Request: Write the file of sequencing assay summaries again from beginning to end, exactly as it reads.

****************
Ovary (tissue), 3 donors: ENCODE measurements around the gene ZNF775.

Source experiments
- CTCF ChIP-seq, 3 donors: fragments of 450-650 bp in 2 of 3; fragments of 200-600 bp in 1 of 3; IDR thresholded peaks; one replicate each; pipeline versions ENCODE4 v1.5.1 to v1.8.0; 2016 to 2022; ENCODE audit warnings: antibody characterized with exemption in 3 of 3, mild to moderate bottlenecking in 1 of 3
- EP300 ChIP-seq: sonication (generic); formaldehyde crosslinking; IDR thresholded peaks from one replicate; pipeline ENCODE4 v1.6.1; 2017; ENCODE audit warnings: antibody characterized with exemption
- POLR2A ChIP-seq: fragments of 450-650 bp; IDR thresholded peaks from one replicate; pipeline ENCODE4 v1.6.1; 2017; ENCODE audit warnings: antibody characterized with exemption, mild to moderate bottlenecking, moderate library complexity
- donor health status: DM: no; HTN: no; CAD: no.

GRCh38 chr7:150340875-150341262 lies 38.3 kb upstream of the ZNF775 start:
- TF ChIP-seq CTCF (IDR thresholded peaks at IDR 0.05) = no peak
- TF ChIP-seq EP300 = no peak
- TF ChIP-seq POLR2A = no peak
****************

Ovary (tissue), 3 donors: ENCODE measurements around the gene ZNF775.

Source experiments
- CTCF ChIP-seq, 3 donors: fragments of 450-650 bp in 2 of 3; fragments of 200-600 bp in 1 of 3; IDR thresholded peaks; one replicate each; pipeline versions ENCODE4 v1.5.1 to v1.8.0; 2016 to 2022; ENCODE audit warnings: antibody characterized with exemption in 3 of 3, mild to moderate bottlenecking in 1 of 3
- EP300 ChIP-seq: sonication (generic); formaldehyde crosslinking; IDR thresholded peaks from one replicate; pipeline ENCODE4 v1.6.1; 2017; ENCODE audit warnings: antibody characterized with exemption
- POLR2A ChIP-seq: fragments of 450-650 bp; IDR thresholded peaks from one replicate; pipeline ENCODE4 v1.6.1; 2017; ENCODE audit warnings: antibody characterized with exemption, mild to moderate bottlenecking, moderate library complexity
- donor health status: DM: no; HTN: no; CAD: no.

GRCh38 chr7:150340875-150341262 lies 38.3 kb upstream of the ZNF775 start:
- TF ChIP-seq CTCF (IDR thresholded peaks at IDR 0.05) = no peak
- TF ChIP-seq EP300 = no peak
- TF ChIP-seq POLR2A = no peak